One cause of the delays was Tom's determination to get it right. When his manuscripts did arrive, in those days of manual typewriters, they were a thick patchwork of strips of paper - change after change glued on top of one another. This accompanied by two or three rolls of Fuji film which were urgently processed in the firm's photo lab (another casualty of the digital age). My Month was quickly put together and a proof sent out first-class for a final check.
Tom's ritual was to take his regular walk up Duncryne behind his Gartocharn home, then on his return pick up the phone. Although his comments on the proofs could be brief, they were always followed by a long conversation. Tom loved to share his news, insights and often strong views on anything from the environment to the controversy surrounding the Holyrood building project. These calls were a highlight of the month's work.
Looking back on these later My Month pieces, it's obvious that Tom's health and fitness fluctuated during this time. One would be little more than an account of a lunch with some interesting individual he had encountered, and another his tales of derring-do on the Aonach Eagach.
Everyone will have their favourite My Month. My own dates from my time as a Scots Magazine reader, when in 1984 Tom sailed in rough seas on Graham Tiso's yacht Sea Eagle to the most northerly Hebridean island, remote, uninhabited North Rona. Tom's evocative account of the expedition, following in the footsteps of Fraser Darling, is all the more remarkable for being just another monthly piece, one of hundreds.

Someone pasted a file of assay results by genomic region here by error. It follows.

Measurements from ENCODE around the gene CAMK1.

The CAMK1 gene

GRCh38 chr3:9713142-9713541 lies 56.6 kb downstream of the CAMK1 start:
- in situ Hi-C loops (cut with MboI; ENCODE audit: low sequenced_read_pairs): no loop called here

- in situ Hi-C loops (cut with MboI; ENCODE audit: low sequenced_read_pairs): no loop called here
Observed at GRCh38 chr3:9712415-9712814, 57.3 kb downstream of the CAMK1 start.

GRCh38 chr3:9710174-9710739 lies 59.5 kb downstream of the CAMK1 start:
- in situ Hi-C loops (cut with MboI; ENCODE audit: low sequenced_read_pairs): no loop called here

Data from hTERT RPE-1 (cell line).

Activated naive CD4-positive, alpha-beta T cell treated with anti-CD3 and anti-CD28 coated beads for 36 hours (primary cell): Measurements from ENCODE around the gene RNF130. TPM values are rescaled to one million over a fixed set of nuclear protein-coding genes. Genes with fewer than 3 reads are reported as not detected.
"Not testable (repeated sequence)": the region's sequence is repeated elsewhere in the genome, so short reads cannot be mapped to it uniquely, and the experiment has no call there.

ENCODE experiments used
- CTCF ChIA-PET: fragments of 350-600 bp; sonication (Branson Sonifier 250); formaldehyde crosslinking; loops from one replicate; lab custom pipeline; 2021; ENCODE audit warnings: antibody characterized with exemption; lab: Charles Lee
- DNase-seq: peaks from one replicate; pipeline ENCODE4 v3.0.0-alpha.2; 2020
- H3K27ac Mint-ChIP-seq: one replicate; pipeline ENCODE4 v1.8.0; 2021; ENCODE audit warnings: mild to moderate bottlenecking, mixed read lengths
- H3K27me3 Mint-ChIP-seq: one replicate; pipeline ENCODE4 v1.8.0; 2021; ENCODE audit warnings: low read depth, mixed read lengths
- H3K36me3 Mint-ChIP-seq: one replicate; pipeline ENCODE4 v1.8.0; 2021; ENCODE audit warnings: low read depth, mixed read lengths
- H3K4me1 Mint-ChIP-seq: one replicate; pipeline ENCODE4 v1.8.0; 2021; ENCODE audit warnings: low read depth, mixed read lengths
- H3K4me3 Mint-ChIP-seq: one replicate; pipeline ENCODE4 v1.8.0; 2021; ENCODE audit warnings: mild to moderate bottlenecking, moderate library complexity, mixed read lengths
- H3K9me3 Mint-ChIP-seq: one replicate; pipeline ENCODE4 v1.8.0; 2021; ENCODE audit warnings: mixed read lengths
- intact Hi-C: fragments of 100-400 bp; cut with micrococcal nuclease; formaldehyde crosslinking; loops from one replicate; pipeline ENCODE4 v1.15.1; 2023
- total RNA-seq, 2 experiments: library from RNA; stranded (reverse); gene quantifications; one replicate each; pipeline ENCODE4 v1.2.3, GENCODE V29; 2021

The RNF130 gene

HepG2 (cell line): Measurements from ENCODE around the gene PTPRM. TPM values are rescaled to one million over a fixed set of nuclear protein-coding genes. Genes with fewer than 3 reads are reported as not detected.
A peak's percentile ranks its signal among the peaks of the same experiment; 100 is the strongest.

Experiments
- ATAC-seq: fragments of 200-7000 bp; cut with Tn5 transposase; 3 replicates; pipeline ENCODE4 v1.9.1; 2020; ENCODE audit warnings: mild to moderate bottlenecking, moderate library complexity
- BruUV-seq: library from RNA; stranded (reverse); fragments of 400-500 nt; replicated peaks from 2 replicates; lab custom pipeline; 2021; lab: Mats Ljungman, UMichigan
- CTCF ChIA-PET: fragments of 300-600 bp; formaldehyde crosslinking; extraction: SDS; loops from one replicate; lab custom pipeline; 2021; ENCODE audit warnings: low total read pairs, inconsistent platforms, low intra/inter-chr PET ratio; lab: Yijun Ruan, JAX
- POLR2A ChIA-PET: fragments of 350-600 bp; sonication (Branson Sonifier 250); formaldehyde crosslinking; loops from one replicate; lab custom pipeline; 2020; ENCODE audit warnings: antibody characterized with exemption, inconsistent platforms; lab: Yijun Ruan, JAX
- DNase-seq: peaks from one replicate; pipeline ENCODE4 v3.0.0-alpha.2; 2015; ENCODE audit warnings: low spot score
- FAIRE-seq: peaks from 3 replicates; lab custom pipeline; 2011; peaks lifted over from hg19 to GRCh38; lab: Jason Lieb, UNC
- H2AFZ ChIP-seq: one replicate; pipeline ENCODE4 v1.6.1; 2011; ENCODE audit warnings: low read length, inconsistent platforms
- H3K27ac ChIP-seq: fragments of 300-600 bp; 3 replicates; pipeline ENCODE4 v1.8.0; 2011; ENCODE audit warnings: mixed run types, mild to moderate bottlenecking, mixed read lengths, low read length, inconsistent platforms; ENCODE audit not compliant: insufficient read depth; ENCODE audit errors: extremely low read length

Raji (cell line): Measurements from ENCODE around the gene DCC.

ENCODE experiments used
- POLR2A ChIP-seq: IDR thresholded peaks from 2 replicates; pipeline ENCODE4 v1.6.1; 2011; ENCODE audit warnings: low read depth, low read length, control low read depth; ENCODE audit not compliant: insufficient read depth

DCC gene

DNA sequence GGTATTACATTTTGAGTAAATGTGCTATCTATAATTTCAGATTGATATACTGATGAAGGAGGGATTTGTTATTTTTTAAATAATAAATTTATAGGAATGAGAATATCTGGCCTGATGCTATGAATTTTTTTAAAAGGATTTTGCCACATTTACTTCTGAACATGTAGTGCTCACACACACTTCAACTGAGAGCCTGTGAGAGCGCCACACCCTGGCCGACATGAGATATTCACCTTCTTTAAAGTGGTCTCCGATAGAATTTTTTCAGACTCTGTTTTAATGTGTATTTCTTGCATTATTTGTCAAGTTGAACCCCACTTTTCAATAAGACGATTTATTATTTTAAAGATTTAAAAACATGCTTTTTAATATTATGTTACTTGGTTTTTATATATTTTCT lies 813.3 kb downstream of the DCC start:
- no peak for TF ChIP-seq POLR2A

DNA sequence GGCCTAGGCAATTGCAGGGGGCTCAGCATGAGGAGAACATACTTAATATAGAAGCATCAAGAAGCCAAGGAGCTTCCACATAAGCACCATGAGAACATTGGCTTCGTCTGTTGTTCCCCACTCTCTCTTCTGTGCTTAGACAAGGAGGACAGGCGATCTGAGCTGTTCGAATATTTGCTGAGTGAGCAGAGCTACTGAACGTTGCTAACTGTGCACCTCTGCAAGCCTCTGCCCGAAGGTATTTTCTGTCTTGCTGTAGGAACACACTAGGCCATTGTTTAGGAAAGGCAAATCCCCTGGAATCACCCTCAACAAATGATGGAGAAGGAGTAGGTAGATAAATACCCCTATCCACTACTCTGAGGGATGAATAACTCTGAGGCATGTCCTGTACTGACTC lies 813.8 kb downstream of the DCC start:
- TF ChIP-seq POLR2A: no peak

He was an infrequent visitor to the magazine's offices. We were more likely to meet Tom at an exhibition opening or at one of his book signings or lectures and, most memorably, when he was awarded the John Muir Trust Lifetime Achievement Award in 2000.
Tom was always held in the highest regard by the magazine staff, but we were reminded of how many Scots shared this view as we approached Kilmaronock church for his funeral. Stewards in reflective jackets directed us into an overspill car park with the service still more than an hour away.
Editor, The Scots Magazine
ALTHOUGH TOM WEIR's fame rests on his work as a photo-journalist, film-maker and television presenter, he was no mean climber, and a very enthusiastic explorer. His early climbing before Hitler's War was carried out with a small circle of friends, none of whom seemed to be involved with mainstream climbing clubs. However, in the last years of the war, he climbed with new friends made through photography - Archie MacPherson and Douglas Scott - and in 1945 he joined the SMC. His climbing picked up strongly during this post-war period and he achieved some impressive ascents, notably two testing winter traverses of portions of the Cuillin ridge, as well as cutting his Alpine teeth with a short summer season in which he persuaded the chief guide at Evolena to take him up the Dent Blanche for nothing, and an Easter ski-mountaineering season in the Oberland which included an ascent of the Finsteraarhorn.
These new skills and associations led to his inclusion in Douglas Scott's expedition to the Garwhal in 1950, along with Tom MacKinnon and Bill Murray, and this was the beginning of a ten-year period of continuous exploration in the greater ranges. In the Garwhal the party completed a difficult route up the 20,000ft Uja Tirche, and attempted several other peaks, but the expedition's real success was in traversing a huge area of unknown ground, a true journey of exploration.